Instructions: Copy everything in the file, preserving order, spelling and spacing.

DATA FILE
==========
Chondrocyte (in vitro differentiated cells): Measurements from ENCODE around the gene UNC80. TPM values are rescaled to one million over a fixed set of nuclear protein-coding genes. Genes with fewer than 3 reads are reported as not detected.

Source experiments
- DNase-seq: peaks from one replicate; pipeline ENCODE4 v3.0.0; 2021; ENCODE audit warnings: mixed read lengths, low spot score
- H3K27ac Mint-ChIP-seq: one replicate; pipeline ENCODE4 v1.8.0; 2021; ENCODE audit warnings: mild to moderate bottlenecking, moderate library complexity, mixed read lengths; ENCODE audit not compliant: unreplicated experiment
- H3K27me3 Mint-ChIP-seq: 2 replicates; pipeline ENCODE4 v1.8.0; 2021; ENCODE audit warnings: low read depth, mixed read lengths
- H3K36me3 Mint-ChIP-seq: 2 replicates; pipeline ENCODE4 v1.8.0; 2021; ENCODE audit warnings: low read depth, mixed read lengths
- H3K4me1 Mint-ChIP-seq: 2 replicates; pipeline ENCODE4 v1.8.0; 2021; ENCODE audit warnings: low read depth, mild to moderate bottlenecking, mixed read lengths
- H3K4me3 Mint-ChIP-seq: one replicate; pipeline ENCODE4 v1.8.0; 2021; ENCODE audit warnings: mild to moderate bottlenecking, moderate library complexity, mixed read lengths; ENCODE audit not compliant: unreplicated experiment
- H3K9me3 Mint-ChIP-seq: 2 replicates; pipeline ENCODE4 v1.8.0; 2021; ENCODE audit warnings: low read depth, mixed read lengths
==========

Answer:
Chondrocyte (in vitro differentiated cells): Measurements from ENCODE around the gene UNC80. TPM values are rescaled to one million over a fixed set of nuclear protein-coding genes. Genes with fewer than 3 reads are reported as not detected.

Source experiments
- DNase-seq: peaks from one replicate; pipeline ENCODE4 v3.0.0; 2021; ENCODE audit warnings: mixed read lengths, low spot score
- H3K27ac Mint-ChIP-seq: one replicate; pipeline ENCODE4 v1.8.0; 2021; ENCODE audit warnings: mild to moderate bottlenecking, moderate library complexity, mixed read lengths; ENCODE audit not compliant: unreplicated experiment
- H3K27me3 Mint-ChIP-seq: 2 replicates; pipeline ENCODE4 v1.8.0; 2021; ENCODE audit warnings: low read depth, mixed read lengths
- H3K36me3 Mint-ChIP-seq: 2 replicates; pipeline ENCODE4 v1.8.0; 2021; ENCODE audit warnings: low read depth, mixed read lengths
- H3K4me1 Mint-ChIP-seq: 2 replicates; pipeline ENCODE4 v1.8.0; 2021; ENCODE audit warnings: low read depth, mild to moderate bottlenecking, mixed read lengths
- H3K4me3 Mint-ChIP-seq: one replicate; pipeline ENCODE4 v1.8.0; 2021; ENCODE audit warnings: mild to moderate bottlenecking, moderate library complexity, mixed read lengths; ENCODE audit not compliant: unreplicated experiment
- H3K9me3 Mint-ChIP-seq: 2 replicates; pipeline ENCODE4 v1.8.0; 2021; ENCODE audit warnings: low read depth, mixed read lengths